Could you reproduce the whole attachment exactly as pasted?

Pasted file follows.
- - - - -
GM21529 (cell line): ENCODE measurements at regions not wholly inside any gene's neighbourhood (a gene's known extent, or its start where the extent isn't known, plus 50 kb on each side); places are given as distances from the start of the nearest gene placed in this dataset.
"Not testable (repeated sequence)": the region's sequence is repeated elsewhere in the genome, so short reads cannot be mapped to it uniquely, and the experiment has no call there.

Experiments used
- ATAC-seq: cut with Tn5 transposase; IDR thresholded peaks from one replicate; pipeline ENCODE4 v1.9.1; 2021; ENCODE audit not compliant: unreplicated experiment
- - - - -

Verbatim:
GM21529 (cell line): ENCODE measurements at regions not wholly inside any gene's neighbourhood (a gene's known extent, or its start where the extent isn't known, plus 50 kb on each side); places are given as distances from the start of the nearest gene placed in this dataset.
"Not testable (repeated sequence)": the region's sequence is repeated elsewhere in the genome, so short reads cannot be mapped to it uniquely, and the experiment has no call there.

Experiments used
- ATAC-seq: cut with Tn5 transposase; IDR thresholded peaks from one replicate; pipeline ENCODE4 v1.9.1; 2021; ENCODE audit not compliant: unreplicated experiment